More Than 217,000 Blue Cross Customers Are Enrolled In Quality Blue Program

Three years into its Quality Blue Primary Care program, Blue Cross and Blue Shield of Louisiana continues seeing patient-focused care lead to better health results for customers. The program began in 2013 and today has expanded to include 728 primary care doctors who are treating 217,562 Blue Cross customers, including more than 85,000 who have chronic illnesses.

At the annual Quality Blue Primary Care Statewide collaborative, which took place today at the Hilton Baton Rouge Capitol Center, Blue Cross leadership unveiled 2016 program statistics that show the program is driving continued improvement for customers who have chronic diseases that are common in Louisiana.

"Louisiana is a state with many good qualities, but unfortunately, our health status has not ranked high on any national lists,” said I. Steven Udvarhelyi, M.D., Blue Cross and Blue Shield of Louisiana president and CEO. “Blue Cross has a real opportunity, as the largest commercial insurer in the state, to drive lasting improvements in the health of Louisianians with our Quality Blue program. And, the results show we are headed in that direction.”

Blue Cross is the only health insurer in Louisiana to offer a patient-centered program like Quality Blue.

Because the Quality Blue program helps Blue Cross customers get coordinated care, health coaching and more preventive treatment, it is also holding down costs. Doct­ors are paid based on how effectively they work with their patients toward better outcomes.

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Data shows drug prices spiked seven percent last year

The Bureau of Labor Statistics released new inflation numbers today.

Turns out consumer goods are about 1.5 percent more expensive today than they were last fall.

It’s the usual culprits — gas, housing. But deep among the data was a figure which grabbed our attention.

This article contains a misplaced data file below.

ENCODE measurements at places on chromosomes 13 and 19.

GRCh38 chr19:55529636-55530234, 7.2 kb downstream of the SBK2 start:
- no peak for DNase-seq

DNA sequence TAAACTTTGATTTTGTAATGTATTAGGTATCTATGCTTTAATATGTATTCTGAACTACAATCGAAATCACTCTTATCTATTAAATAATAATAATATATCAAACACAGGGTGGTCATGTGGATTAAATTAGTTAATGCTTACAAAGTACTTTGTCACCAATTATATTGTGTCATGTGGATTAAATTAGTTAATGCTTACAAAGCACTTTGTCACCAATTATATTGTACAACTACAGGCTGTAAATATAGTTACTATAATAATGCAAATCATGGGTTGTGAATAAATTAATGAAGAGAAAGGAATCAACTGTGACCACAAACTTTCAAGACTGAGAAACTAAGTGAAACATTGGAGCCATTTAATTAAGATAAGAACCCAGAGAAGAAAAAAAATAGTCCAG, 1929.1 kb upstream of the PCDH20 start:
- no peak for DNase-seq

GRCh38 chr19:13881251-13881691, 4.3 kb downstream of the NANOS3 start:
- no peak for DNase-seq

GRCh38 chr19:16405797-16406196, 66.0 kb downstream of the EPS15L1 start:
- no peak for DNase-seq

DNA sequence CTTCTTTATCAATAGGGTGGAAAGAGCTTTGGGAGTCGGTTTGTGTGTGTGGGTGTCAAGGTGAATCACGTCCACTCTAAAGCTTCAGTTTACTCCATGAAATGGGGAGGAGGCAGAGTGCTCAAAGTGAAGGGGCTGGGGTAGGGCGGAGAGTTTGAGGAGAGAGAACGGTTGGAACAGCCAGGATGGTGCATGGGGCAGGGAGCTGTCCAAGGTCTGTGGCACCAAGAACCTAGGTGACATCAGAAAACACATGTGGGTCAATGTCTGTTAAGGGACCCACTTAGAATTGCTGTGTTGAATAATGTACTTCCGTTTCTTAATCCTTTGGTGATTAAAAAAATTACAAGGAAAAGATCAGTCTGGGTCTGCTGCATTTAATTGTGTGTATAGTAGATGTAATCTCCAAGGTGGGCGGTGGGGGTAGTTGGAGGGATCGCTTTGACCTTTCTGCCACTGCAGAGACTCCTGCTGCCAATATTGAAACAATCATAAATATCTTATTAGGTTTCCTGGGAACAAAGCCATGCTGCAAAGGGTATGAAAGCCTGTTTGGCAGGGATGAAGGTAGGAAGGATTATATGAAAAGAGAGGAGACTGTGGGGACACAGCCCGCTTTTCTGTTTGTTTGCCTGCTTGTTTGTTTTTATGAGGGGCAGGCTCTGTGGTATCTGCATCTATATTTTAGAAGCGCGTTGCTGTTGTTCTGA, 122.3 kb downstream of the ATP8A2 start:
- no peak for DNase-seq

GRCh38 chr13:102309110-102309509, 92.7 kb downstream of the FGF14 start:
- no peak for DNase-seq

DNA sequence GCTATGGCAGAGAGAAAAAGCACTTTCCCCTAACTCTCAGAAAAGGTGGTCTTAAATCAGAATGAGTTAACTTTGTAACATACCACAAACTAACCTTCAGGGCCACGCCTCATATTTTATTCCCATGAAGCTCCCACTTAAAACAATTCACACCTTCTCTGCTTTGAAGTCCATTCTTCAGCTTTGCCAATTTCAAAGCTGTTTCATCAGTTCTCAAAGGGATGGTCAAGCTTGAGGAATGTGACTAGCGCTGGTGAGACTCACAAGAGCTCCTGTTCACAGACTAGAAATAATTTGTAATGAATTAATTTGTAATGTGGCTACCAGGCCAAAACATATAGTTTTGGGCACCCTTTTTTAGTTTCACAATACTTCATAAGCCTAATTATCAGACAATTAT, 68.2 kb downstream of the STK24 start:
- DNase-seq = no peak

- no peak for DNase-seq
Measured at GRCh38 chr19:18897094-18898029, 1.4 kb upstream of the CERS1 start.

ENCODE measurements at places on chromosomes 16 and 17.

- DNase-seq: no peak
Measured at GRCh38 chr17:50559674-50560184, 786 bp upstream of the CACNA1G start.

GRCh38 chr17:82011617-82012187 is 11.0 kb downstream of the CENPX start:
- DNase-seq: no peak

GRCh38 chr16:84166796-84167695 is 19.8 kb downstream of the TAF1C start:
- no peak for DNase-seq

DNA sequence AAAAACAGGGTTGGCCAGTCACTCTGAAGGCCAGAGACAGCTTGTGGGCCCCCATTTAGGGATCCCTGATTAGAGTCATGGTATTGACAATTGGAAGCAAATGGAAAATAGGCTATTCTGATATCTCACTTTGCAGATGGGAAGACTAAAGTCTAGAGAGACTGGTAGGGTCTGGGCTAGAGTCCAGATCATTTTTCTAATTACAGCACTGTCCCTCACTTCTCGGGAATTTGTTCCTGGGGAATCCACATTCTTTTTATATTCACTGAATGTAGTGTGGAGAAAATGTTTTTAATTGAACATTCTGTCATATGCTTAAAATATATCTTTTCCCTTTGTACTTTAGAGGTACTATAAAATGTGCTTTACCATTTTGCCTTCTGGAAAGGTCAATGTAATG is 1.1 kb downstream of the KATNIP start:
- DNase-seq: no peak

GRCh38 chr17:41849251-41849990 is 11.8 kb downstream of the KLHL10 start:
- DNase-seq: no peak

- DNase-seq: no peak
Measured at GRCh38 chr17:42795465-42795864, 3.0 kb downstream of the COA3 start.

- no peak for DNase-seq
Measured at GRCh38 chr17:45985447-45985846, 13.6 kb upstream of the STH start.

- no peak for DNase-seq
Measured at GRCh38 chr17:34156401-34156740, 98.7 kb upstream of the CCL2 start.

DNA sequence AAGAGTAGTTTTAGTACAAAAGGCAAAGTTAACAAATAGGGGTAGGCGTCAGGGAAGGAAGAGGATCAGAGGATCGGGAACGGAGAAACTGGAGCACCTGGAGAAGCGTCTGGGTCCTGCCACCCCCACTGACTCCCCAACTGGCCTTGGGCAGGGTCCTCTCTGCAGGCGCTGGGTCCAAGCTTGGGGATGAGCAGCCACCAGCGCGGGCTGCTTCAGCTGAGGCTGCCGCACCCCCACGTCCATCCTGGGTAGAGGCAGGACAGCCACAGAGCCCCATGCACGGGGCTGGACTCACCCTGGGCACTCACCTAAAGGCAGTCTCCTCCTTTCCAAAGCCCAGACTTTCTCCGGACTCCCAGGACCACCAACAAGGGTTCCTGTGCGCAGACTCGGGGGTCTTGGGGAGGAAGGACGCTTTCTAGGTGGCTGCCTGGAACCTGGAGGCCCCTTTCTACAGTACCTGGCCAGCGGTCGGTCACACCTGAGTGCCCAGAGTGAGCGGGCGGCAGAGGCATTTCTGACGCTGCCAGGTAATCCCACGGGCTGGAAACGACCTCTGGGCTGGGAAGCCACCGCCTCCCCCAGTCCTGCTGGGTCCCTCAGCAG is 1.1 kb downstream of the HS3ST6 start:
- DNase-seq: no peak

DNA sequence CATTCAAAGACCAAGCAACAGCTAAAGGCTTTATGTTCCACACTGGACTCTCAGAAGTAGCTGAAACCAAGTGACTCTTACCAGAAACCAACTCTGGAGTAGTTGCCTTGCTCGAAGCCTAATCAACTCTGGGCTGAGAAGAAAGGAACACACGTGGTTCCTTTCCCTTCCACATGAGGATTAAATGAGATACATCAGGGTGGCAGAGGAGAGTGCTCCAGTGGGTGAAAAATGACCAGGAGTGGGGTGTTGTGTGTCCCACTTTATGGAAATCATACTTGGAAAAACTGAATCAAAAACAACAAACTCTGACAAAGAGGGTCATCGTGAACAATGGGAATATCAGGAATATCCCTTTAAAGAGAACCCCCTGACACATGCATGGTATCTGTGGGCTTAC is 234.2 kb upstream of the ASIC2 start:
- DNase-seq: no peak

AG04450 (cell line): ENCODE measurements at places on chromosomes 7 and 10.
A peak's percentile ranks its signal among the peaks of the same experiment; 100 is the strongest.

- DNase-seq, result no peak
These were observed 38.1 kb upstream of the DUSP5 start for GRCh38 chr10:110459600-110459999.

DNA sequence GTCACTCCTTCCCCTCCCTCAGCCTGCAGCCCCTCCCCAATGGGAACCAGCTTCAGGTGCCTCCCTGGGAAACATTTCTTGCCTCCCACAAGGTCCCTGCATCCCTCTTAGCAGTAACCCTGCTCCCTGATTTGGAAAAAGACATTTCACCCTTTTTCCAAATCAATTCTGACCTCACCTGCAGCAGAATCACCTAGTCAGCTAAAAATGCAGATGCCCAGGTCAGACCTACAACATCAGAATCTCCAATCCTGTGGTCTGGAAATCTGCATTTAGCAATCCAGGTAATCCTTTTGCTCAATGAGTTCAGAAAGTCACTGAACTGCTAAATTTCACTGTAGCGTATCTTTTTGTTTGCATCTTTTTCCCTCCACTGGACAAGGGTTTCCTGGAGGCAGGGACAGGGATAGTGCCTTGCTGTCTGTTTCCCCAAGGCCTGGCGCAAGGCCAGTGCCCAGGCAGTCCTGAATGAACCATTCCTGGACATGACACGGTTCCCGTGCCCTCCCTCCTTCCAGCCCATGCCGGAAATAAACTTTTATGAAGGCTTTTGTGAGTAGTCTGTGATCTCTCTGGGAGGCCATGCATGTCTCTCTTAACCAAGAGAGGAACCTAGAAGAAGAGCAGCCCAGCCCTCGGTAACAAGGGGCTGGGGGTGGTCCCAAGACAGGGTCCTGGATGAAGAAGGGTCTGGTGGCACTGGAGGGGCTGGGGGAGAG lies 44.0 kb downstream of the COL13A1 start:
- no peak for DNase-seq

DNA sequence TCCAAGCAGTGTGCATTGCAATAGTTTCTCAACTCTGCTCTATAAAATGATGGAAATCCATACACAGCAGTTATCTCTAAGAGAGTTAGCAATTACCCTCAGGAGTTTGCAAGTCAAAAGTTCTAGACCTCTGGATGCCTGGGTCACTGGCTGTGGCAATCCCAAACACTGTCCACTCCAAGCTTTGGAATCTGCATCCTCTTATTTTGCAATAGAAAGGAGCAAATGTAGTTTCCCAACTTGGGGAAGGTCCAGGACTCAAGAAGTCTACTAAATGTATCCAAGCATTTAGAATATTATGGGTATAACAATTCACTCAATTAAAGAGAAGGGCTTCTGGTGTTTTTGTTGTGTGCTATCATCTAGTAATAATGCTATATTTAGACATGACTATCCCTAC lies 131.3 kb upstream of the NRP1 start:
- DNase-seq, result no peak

Prescription drugs have gone up 7 percent since last year — the highest annual increase since 1992.

It's an historic price spike, but health policy people aren’t exactly sure what’s behind it.

Yale economist Fiona Scott Morton said a new class of powerful drugs — sometimes called biologics — could be helping fuel costs.

These are treatments for conditions like MS and rheumatoid arthritis and “autoimmune disease, cancer drugs, and they are often quite expensive $100k, $200k a year,” she said.

Scott Morton said manufacturers have been aggressively raising their prices on these potent drugs, sometimes by double digits.

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Report: States Increase Cost Controls To Manage Medicaid Growth

With a record 73 million people enrolled in Medicaid, most states next year will tighten controls on spending to battle swelling budgets in the public health insurance program for low-income and disabled Americans, according to a report released Thursday.

The leading strategies to contain costs are already used in some states, but they will soon take root in more places, the Kaiser Family Foundation reported in its annual 50-state survey. (Kaiser Health News is an editorially independent program of the Kaiser Family Foundation.)

They include hiring private managed care companies to deliver services to enrollees, shifting more long-term care services from nursing homes to community settings and restricting the use of ever-more expensive prescription drugs. The push to stretch dollars further is a reaction to next year’s reduction in federal aid for states that expanded Medicaid under the Affordable Care Act. Thirty-one states and the District of Columbia did so and starting Jan. 1, they will begin paying 5 percent of their expansion costs. The federal government paid all the expansion costs in 2014 through 2016.

State Medicaid spending is projected to jump to 4.4 percent in 2017 compared to 2.9 percent in 2016 and 3.8 percent the previous year, the report said.

In contrast, total Medicaid spending will grow 4.5 percent in 2017 — which is lower than the 5.9 percent in 2016 and 10.5 percent in 2015, according to the report said.

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